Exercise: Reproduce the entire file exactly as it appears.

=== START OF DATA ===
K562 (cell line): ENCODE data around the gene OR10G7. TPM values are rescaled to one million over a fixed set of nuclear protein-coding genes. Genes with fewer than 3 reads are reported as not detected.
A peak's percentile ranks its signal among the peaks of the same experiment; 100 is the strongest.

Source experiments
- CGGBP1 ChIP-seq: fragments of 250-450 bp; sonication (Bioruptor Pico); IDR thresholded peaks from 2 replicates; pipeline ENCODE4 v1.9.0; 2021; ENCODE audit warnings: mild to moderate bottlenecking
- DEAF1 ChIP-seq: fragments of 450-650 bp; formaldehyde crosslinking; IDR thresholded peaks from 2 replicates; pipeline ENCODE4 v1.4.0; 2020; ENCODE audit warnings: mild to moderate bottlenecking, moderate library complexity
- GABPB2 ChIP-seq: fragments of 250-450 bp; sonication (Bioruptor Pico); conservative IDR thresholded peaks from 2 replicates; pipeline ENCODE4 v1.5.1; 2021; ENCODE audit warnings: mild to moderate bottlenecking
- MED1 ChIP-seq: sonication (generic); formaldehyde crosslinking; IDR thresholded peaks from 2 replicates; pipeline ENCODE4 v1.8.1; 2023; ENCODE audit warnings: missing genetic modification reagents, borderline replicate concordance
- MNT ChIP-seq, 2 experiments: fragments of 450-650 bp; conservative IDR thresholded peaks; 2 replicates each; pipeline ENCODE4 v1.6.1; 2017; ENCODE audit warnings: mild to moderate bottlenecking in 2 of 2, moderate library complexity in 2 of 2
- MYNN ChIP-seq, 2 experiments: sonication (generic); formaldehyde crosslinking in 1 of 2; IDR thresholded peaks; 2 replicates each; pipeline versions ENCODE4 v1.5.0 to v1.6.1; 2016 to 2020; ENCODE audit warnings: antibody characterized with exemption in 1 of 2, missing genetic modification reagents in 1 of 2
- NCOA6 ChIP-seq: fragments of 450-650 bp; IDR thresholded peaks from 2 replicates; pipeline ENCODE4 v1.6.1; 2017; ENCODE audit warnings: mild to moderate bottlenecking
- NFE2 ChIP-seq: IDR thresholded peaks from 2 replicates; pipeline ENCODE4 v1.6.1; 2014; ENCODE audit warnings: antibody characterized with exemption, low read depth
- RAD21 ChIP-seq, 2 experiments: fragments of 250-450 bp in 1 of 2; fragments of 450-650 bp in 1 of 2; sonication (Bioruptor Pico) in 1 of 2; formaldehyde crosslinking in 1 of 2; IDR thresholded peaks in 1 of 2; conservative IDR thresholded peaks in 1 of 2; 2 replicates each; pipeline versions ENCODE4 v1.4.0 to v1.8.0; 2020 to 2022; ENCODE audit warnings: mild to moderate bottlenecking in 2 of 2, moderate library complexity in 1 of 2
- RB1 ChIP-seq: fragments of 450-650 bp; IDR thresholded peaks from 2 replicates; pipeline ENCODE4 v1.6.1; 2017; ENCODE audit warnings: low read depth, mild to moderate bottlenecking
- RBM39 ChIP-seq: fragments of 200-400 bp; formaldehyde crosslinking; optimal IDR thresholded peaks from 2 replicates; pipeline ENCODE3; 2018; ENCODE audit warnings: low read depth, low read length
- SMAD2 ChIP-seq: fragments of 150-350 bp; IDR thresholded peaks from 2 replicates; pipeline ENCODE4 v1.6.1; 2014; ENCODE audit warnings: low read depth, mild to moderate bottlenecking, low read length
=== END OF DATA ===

K562 (cell line): ENCODE data around the gene OR10G7. TPM values are rescaled to one million over a fixed set of nuclear protein-coding genes. Genes with fewer than 3 reads are reported as not detected.
A peak's percentile ranks its signal among the peaks of the same experiment; 100 is the strongest.

Source experiments
- CGGBP1 ChIP-seq: fragments of 250-450 bp; sonication (Bioruptor Pico); IDR thresholded peaks from 2 replicates; pipeline ENCODE4 v1.9.0; 2021; ENCODE audit warnings: mild to moderate bottlenecking
- DEAF1 ChIP-seq: fragments of 450-650 bp; formaldehyde crosslinking; IDR thresholded peaks from 2 replicates; pipeline ENCODE4 v1.4.0; 2020; ENCODE audit warnings: mild to moderate bottlenecking, moderate library complexity
- GABPB2 ChIP-seq: fragments of 250-450 bp; sonication (Bioruptor Pico); conservative IDR thresholded peaks from 2 replicates; pipeline ENCODE4 v1.5.1; 2021; ENCODE audit warnings: mild to moderate bottlenecking
- MED1 ChIP-seq: sonication (generic); formaldehyde crosslinking; IDR thresholded peaks from 2 replicates; pipeline ENCODE4 v1.8.1; 2023; ENCODE audit warnings: missing genetic modification reagents, borderline replicate concordance
- MNT ChIP-seq, 2 experiments: fragments of 450-650 bp; conservative IDR thresholded peaks; 2 replicates each; pipeline ENCODE4 v1.6.1; 2017; ENCODE audit warnings: mild to moderate bottlenecking in 2 of 2, moderate library complexity in 2 of 2
- MYNN ChIP-seq, 2 experiments: sonication (generic); formaldehyde crosslinking in 1 of 2; IDR thresholded peaks; 2 replicates each; pipeline versions ENCODE4 v1.5.0 to v1.6.1; 2016 to 2020; ENCODE audit warnings: antibody characterized with exemption in 1 of 2, missing genetic modification reagents in 1 of 2
- NCOA6 ChIP-seq: fragments of 450-650 bp; IDR thresholded peaks from 2 replicates; pipeline ENCODE4 v1.6.1; 2017; ENCODE audit warnings: mild to moderate bottlenecking
- NFE2 ChIP-seq: IDR thresholded peaks from 2 replicates; pipeline ENCODE4 v1.6.1; 2014; ENCODE audit warnings: antibody characterized with exemption, low read depth
- RAD21 ChIP-seq, 2 experiments: fragments of 250-450 bp in 1 of 2; fragments of 450-650 bp in 1 of 2; sonication (Bioruptor Pico) in 1 of 2; formaldehyde crosslinking in 1 of 2; IDR thresholded peaks in 1 of 2; conservative IDR thresholded peaks in 1 of 2; 2 replicates each; pipeline versions ENCODE4 v1.4.0 to v1.8.0; 2020 to 2022; ENCODE audit warnings: mild to moderate bottlenecking in 2 of 2, moderate library complexity in 1 of 2
- RB1 ChIP-seq: fragments of 450-650 bp; IDR thresholded peaks from 2 replicates; pipeline ENCODE4 v1.6.1; 2017; ENCODE audit warnings: low read depth, mild to moderate bottlenecking
- RBM39 ChIP-seq: fragments of 200-400 bp; formaldehyde crosslinking; optimal IDR thresholded peaks from 2 replicates; pipeline ENCODE3; 2018; ENCODE audit warnings: low read depth, low read length
- SMAD2 ChIP-seq: fragments of 150-350 bp; IDR thresholded peaks from 2 replicates; pipeline ENCODE4 v1.6.1; 2014; ENCODE audit warnings: low read depth, mild to moderate bottlenecking, low read length